OK, now you?¡é?€??ve done it! I was very content, studying for my Cisco wireless field engineer cert, dutifully memorizing gobs of product information, content in the knowledge that I didn?¡é?€??t have enough time to study for the Wireless# cert before it ended beta, and then along came intensified (hats off!) with his generous offer of study material, and I took the hook, deciding that with his aids, maybe I could squeak by. But, of course, I had to start downloading reference material. First there was Wikipedia, and then there were the tutorial-reports, followed by trade group association material, naturally followed by web searches spanning the globe. Soon I was burning up Road-Runner with downloads. Then, lonnylegrand came along (many thanks!), and offered spreadsheet summaries of intensified'sreview and more, perfect for study and adding new material.
Now, I was bagged! So many great technologies, so little time! Studying for the exam had become easy. But how could I stop! I mean, what about uwb (dead or alive), ev-do (or is it evdo?), Z-Wave, HSDPA, UMTS, DECT and all those other cellular-based beasts and much, much more. There?¡é?€??s no end to this madness and addiction. Got to know how these things work, and besides, who wants to miss out on the next big thing! I?¡é?€??m thinking of calling my lawyer to see if I can sue CWNP for corrupting my life. This stuff is worse than drugs! I have trouble sleeping at night and my wife and dog won?¡é?€??t speak to me anymore!
Seriously, I?¡é?€??d like to say a couple of things. First, I don?¡é?€??t feel the need to give pointers on how to prepare for this exam. Assuming Wireless# doesn?¡é?€??t change a lot as it exits beta, previous posts have done a more than adequate job of providing preparation guidance. Rather, I?¡é?€??d like to say the following. First, many thanks to the staff of CWNP for putting together a certification and program of study that forces traditional LAN/WAN types (I include myself) from viewing the emerging wireless revolution as just 802.11. There is so much going on, but it takes a real kick from someone like CWNP to force an old guy like me to see what is happening. Thank you.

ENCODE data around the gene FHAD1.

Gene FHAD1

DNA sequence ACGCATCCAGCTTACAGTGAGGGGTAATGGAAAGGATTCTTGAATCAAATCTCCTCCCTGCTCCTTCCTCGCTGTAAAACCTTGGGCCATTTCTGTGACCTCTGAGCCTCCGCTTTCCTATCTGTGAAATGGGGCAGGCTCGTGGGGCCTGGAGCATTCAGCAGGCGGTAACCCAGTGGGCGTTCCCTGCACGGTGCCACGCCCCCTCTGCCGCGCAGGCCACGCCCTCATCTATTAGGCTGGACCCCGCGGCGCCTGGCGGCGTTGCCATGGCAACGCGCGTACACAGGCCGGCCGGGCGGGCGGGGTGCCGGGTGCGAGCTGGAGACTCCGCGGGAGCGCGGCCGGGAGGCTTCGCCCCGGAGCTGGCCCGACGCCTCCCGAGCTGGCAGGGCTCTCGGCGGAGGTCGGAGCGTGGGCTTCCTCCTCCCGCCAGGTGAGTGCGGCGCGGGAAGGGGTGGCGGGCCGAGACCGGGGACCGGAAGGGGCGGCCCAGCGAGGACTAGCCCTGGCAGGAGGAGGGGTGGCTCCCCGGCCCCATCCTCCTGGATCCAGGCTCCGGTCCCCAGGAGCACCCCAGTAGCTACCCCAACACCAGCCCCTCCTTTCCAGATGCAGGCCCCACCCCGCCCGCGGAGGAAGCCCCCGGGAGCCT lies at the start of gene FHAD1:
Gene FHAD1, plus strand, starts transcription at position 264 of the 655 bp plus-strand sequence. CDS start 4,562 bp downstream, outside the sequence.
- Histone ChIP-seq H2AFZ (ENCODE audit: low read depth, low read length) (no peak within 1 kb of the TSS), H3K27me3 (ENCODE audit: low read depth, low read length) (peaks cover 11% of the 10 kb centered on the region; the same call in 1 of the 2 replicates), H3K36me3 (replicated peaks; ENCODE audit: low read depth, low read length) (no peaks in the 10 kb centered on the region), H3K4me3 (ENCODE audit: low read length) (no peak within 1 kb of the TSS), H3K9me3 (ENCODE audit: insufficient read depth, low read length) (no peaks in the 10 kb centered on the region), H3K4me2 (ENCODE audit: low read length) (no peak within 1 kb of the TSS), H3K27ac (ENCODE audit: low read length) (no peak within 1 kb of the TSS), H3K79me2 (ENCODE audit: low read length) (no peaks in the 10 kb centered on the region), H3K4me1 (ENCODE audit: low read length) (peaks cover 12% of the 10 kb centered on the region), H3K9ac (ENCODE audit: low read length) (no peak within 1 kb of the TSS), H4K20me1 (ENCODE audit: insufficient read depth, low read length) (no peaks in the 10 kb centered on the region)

Finally, I am continually impressed by the genuine sense of cooperation, communal help, and generosity displayed in these forums. I have benefited from them and I know others have, also. Thanks to all of you, and I look forward to future posts. (And, again, a special thanks to intensified and lonnylegrand for their help, and especially for their motivation.)
WAY TO GO!!! More than welcome and glad I could pass some help along!!! Forget Cisco (I say in my Cisco polo shirt in my all Cisco shop negotiating a deal for a few hundred Cisco 2811s) go for CWNA first!
You just crack me up! I love reading your posts, and yes, I agree, hats off to intensified and lonnylegrand (nice work fellas) for their great work.
I so much identify with you. I want to learn Flash v8...uh, I mean new 802.11e product features...no, wait, I have to fit in Z-Wave and new 7000 series Intel CPU architecture...oh crap, only a year and my CCSP expires! How will I fit it all in?!?!
I have dual-oscillating 3Mbps ADSL lines at my house on a load-balancer, and they're lit up to the max, around the clock it seems, just pulling reference material...which I then have to find time to read. I have a wife, 4 kids, and a weiner dog.
We specifically stopped on the Wireless# exam objectives when it came to cellular. We don't want to compete in that market - we are all about WLAN/WPAN/WWAN data, but NO cellular. With WiMAX in there, it's hard to draw the line, but we had to stop somewhere. :-)
We noticed the same about a year ago, that WXAN technologies (and standards's bodies, and interoperability testing bodies, etc) and were sprouting up everywhere around us. We were so focused on 802.11, that we hadn't stopped to see what was going on around us. When we stopped to research new technologies, we were shocked...and hence, stopped everything we were doing and threw everything we had into what is now Wireless# - knowing full well that the 10,000 hints people had been dropping us for the previous year were right on the money. We were about to miss the boat if we weren't careful. So, we listened to our constituents and voila! :-) It is WE who are THANKFUL to our customer base for helping US! We are mere mortals around here.